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Language Planning as a Sociolinguistic Experiment

By: Ernst Jahr

Provides richly detailed insight into the uniqueness of the Norwegian language development. Marks the 200th anniversary of the birth of the Norwegian nation following centuries of Danish rule


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Acquiring Phonology: A Cross-Generational Case-Study

By Neil Smith

The study also highlights the constructs of current linguistic theory, arguing for distinctive features and the notion 'onset' and against some of the claims of Optimality Theory and Usage-based accounts.


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Language Production and Interpretation: Linguistics meets Cognition

By Henk Zeevat

The importance of Henk Zeevat's new monograph cannot be overstated. [...] I recommend it to anyone who combines interests in language, logic, and computation [...]. David Beaver, University of Texas at Austin


Academic Paper


Title: 'Is Second Language Lexical Access Prosodically Constrained? Processing of Word Stress by French Canadian Second Language Learners of English'
Author: AnnieTemblay
Email: click here to access email
Homepage: 'https://netfiles.uiuc.edu/atrembla/home/'
Institution: 'University of Illinois at Urbana-Champaign'
Linguistic Field: 'Language Acquisition; Phonology; Psycholinguistics'
Abstract: The objectives of this study are (a) to determine if native speakers of Canadian French at different English proficiencies can use primary stress for recognizing English words and (b) to specify how the second language (L2) learners' (surface-level) knowledge of L2 stress placement influences their use of primary stress in L2 word recognition. Two experiments were conducted: a cross-modal word-identification task investigating (a) and a vocabulary production task investigating (b). The results show that several L2 learners can use primary stress for recognizing English words, but only the L2 learners with targetlike knowledge of stress placement can do so. The results also indicate that knowing where primary stress falls in English words is not sufficient for L2 learners to be able to use stress for L2 lexical access. This suggests that the problem that L2 word stress poses for many native speakers of (Canadian) French is at the level of lexical processing.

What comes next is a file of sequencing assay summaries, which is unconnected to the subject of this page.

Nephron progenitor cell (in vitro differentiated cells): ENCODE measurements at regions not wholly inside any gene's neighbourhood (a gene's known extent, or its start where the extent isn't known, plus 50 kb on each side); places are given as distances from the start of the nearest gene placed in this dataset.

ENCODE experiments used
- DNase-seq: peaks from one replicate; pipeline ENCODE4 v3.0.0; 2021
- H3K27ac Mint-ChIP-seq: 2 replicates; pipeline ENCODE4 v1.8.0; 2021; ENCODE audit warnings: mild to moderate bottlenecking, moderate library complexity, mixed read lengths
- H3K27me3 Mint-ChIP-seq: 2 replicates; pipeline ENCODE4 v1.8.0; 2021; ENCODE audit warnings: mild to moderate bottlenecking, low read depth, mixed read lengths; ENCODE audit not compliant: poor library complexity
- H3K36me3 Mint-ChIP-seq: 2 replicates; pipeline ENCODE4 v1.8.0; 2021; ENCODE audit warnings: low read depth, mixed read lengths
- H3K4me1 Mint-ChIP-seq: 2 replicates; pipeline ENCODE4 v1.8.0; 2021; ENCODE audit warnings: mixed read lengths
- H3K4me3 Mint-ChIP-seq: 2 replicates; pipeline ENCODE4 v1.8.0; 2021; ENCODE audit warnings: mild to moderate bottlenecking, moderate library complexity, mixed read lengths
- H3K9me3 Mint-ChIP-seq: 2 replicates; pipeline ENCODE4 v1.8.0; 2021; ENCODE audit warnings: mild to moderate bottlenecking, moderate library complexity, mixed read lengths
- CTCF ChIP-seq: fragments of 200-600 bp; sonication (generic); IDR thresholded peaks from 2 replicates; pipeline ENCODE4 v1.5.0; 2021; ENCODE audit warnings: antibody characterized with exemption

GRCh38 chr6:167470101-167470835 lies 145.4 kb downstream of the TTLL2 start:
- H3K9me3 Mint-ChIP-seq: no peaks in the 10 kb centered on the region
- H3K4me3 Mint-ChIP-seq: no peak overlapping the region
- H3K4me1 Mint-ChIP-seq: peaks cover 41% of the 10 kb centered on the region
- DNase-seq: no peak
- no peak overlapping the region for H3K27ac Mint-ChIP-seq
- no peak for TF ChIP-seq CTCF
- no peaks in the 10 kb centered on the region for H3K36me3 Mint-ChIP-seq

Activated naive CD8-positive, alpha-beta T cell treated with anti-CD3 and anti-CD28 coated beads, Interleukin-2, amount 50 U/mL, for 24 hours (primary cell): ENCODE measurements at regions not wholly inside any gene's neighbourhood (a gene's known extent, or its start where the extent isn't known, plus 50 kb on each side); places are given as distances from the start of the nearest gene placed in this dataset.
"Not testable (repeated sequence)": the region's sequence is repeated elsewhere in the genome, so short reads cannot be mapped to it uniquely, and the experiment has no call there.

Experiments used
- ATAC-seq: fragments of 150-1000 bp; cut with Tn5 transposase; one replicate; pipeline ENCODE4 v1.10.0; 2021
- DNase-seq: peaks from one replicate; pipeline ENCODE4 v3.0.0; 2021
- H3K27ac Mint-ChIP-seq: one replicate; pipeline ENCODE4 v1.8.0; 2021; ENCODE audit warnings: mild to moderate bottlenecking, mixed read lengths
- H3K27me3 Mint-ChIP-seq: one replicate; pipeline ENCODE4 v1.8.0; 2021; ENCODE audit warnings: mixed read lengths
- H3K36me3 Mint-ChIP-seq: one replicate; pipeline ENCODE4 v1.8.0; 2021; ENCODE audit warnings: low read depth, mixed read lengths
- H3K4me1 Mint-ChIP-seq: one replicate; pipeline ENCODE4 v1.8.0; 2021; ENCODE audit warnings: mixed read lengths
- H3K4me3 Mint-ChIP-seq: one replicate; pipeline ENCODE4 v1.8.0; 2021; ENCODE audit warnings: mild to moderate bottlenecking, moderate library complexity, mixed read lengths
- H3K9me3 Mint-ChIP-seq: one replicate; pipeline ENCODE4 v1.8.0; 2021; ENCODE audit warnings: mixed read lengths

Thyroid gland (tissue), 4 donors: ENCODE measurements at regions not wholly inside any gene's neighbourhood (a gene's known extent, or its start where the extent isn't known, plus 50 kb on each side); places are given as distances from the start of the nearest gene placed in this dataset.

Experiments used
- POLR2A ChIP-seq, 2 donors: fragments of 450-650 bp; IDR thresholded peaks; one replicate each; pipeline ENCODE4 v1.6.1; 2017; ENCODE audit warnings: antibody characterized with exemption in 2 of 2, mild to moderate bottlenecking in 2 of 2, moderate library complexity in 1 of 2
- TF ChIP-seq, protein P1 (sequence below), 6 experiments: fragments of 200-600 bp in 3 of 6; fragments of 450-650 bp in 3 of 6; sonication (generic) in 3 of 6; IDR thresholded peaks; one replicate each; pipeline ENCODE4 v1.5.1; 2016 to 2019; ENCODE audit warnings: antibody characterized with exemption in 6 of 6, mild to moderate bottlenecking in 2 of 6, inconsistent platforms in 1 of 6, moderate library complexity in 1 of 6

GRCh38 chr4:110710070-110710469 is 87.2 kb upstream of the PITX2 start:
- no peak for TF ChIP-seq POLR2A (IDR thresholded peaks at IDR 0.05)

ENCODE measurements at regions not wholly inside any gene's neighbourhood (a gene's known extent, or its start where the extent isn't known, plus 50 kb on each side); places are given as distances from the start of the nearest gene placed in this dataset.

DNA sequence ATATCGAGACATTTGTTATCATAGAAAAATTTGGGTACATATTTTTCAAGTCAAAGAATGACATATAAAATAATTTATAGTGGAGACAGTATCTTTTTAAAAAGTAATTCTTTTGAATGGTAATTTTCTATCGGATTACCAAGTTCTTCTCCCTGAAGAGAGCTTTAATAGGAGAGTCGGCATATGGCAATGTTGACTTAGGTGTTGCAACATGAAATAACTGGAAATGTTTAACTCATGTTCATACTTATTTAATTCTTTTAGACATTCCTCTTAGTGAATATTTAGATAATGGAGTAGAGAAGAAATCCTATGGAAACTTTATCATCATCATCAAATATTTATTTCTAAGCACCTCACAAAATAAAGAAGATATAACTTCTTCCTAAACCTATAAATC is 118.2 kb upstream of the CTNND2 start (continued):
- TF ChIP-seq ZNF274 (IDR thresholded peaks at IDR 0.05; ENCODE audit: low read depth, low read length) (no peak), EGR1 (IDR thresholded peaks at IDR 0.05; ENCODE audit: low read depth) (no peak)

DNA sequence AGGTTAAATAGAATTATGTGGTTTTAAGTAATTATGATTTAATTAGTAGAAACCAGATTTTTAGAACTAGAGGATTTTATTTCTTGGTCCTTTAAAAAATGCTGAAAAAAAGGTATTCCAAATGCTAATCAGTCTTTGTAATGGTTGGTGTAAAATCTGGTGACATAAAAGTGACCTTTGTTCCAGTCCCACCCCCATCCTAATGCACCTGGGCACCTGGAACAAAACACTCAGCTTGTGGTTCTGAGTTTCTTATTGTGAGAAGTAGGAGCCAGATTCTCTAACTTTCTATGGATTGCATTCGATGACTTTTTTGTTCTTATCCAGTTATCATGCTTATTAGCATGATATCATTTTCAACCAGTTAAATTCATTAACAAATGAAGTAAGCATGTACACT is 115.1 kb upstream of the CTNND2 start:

CUP at LINGUIST

This article appears in Applied Psycholinguistics Vol. 29, Issue 4, which you can read on Cambridge's site or on LINGUIST .



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